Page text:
The other two options are Create a custom role or Create a role from a template. You can use either of these options to create new roles based on your requirements.

Make sure your role has the necessary permissions to view CloudWatch Logs as that's where your function's execution logs are displayed.

The final section on the function configuration page is the Advanced settings section. Here you can configure your function's resource requirements along with a few necessary items as well. Let us have a quick look at each one:

    • Memory (MB): Select the appropriate amount of memory for your function to run. There is no provision for selecting the CPU resources for your function however the more RAM that you provide to your instance, the better CPU cycle it will get as well. For instance, a 256 MB function will generally have twice the CPU than that of a 128 MB function.
    • Timeout: The Timeout field is used to specify your function's maximum execution time. Once the timeout is breached, AWS will automatically terminate your function's execution. You can specify any value between 1 second and 300 seconds.
    • DLQ Resource: This feature is quite new, but a very useful feature when it comes to building fault tolerant asynchronous applications. By default, AWS automatically queues the various asynchronous events that the function has to invoke on. It can automatically retry the invocation twice before that particular event is discarded. If you do not wish the event to be discarded, you can now leverage either AWS SQS or SNS to push those stranded events to the dead letter queue. Selecting SNS prompts for a valid SNS Topic name and selecting SQS prompts you to enter a valid SQS Queue name:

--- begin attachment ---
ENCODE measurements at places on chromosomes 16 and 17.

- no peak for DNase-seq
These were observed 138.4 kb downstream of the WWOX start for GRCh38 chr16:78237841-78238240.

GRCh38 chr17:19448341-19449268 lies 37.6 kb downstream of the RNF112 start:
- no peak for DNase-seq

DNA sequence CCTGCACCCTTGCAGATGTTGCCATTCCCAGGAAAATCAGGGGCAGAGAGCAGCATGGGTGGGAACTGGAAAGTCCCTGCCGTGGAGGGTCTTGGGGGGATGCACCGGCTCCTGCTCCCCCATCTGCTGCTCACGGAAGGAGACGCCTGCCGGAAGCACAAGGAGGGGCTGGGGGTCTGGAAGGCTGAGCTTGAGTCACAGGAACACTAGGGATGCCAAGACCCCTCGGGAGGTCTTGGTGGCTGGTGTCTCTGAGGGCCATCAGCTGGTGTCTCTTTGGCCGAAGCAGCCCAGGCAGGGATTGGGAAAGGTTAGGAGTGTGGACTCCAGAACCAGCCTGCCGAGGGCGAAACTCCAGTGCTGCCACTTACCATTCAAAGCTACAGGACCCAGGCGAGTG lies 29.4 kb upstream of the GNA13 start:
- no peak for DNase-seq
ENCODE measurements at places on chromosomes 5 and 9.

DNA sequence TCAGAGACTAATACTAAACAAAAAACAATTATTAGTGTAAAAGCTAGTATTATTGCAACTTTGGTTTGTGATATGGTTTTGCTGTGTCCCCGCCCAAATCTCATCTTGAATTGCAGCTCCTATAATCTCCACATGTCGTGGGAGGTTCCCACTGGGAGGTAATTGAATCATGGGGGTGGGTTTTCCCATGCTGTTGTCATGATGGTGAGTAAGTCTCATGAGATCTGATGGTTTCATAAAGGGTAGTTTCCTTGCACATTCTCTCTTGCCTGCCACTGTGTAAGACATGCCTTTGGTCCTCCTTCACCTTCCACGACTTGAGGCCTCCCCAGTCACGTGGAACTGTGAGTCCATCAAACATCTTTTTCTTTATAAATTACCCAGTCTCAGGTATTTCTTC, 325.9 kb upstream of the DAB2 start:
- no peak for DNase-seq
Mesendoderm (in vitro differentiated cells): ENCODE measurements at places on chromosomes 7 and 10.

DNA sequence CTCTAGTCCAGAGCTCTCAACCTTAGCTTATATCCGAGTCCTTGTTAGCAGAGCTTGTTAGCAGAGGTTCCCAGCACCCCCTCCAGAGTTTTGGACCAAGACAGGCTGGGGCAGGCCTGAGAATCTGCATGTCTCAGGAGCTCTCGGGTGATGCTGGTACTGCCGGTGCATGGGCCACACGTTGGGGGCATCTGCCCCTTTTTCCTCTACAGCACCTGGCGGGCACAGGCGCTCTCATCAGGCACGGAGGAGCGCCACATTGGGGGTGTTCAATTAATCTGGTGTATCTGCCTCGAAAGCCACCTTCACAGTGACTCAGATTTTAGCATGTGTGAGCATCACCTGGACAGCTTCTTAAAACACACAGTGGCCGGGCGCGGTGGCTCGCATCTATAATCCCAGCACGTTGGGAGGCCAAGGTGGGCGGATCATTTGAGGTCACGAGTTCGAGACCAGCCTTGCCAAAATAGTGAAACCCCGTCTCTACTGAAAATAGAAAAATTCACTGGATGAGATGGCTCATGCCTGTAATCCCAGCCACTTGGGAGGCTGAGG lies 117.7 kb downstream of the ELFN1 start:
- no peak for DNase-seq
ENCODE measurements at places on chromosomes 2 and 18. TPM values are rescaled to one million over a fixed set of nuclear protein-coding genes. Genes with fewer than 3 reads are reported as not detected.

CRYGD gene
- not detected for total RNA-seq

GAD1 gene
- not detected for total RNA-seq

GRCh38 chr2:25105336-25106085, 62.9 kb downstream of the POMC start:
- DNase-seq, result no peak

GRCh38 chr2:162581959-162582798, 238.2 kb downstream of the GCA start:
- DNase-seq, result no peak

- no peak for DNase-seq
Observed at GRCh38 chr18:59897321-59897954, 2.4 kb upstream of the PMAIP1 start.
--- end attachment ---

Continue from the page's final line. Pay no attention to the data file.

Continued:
• VPC: By default, your Lambda functions are created and deployed in an AWS managed VPC. You can optionally toggle this setting and provide your own VPCs for the functions to run out of.